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No one in particular said send in the clowns, but if you call them enough times they will come.
Sketchy the Clown led a merry band of red-nosed and costumed folks to City Hall Tuesday, April 1 to officially launch his campaign for mayor and "show people what a clown actually looks like."
Although it was April Fool's, Sketchy did in fact register under his given name Dave McKay on March 25 - so no, this is not a joke.
What is comical is that it takes a clown to call out the political farce in this city.
"People have been calling our politicians clowns," he said at the launch. "They've been saying City Hall is a circus."
To him, that's an insult.
When a real-life vaudevillian clown takes offence to his profession becoming a derogatory remark against Mayor Rob Ford you know you have a problem.
Sketchy refers to himself as a surly non-conformist who is "no role model for children."He may even be a cautionary tale for adults, his campaign site says.
Before donning his face-paint, McKay called himself a comedy entertainer and a minor celebrity, in an interview, comparing his work here as a fringe candidate to the Colbert Report and the Daily Show.
He says he wants to use his campaign to educate and civically engage people. "A lot of people get their information about what goes down in the political sphere by watching [these shows] because there's an entertainment aspect to it."
What transpired at City Hall Tuesday was not a satirical news report, but a scathing commentary on the state of this city's politics.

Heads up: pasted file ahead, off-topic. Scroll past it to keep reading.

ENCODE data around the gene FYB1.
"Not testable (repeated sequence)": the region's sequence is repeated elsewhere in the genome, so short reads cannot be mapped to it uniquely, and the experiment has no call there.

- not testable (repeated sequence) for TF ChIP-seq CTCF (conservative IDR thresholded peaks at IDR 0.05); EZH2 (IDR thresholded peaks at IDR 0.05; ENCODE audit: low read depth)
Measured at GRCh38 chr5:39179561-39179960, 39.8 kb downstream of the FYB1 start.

When asked what he'd like people to focus on Sketchy referred to the topic up for vote at City Hall with the island airport expansion plan on the table.
"Stop the gravy plane get rid of the island airport," he said. "And, expand the nude beach because not everyone can fly in a plane but everyone's naked under their clothes."
As a fringe candidate, he said, "I'm not going to be elected mayor," to a round of boos from the crowd.
Later in an interview, he said, "Don't vote for me, but if the pollsters call you, say you're voting for me."
Kate Mior works as a mime and was dressed as Marie Antoinette.
She said she was supporting Sketchy "because [artists] make Toronto a better place culturally."
Also present at the launch of the clown's candidacy was the Joker, known as Chris Burke without his make-up.
"There are enough villains in office, we need some clowns," he said.
From his perspective, Sketchy's "circus at City Hall would be better, more entertaining and meaningful because the circus that's there now is just ignorant."
Sketchy's campaign slogan may be a little too accurate, when we have fringe candidates taking up the job of engaging voters maybe "the problem is broken."
firstname.lastname@example.org | @CynthiaJMcQueen